An emotionally honest take on the complexities of (childhood) friendship.
The first-person narrator (who has light-brown skin and voluminous wavy, brown hair) remains unnamed throughout the text but immediately names best friend Stephanie, a white girl, and the circumstances of their meeting. “ ‘If you give me a cookie,’ she said to me, ‘I’ll be your best friend,’ ” recounts the narrator. Accompanying art shows the children from behind; they are seated at a cafeteria table and separated by the gutter. Subsequent pages use layout to place them close together, sometimes in small, sequential illustrations depicting their varied activities and the sometimes-fraught dynamic that emerges from that initial, manipulative encounter. And then they are separated on facing pages again when the narrator confesses, “Stephanie and I like each other. And we don’t like each other. Both.” Words and pictures then examine the misunderstandings, unkindnesses, and tensions that can sometimes punctuate friendships, the exemplary use of layout and expressive illustration techniques continuing to support the poignantly real voice of the text. A reconciliation at the book’s end provides satisfaction without papering over the reality that this isn’t the last time these kids will need to mend fences.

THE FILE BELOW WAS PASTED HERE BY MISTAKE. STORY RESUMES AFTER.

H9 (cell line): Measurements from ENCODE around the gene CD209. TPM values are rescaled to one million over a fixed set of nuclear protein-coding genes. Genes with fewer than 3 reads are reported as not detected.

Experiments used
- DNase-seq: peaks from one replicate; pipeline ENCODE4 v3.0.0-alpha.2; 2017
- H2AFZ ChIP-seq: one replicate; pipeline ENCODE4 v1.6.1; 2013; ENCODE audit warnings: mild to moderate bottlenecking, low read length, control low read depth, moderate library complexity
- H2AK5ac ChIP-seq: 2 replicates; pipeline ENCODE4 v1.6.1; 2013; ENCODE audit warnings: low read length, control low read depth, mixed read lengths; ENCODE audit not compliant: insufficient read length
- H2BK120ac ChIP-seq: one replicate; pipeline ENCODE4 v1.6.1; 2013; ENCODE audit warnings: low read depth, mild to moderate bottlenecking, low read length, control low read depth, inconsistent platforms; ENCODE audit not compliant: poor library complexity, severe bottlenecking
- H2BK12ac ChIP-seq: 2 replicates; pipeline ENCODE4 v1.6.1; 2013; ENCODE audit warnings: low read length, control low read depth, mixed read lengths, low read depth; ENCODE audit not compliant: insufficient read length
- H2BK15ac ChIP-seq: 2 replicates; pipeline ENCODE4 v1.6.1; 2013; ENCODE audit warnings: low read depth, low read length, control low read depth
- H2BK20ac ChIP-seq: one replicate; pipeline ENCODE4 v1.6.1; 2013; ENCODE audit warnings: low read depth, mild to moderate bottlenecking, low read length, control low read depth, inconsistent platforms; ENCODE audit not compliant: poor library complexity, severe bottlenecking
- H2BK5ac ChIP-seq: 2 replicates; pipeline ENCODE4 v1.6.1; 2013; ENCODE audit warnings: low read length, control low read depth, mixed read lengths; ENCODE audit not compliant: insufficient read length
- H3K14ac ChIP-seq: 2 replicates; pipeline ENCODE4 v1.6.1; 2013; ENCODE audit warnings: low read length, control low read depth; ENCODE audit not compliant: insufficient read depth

A best best-friend book.(Picture book. 6-9)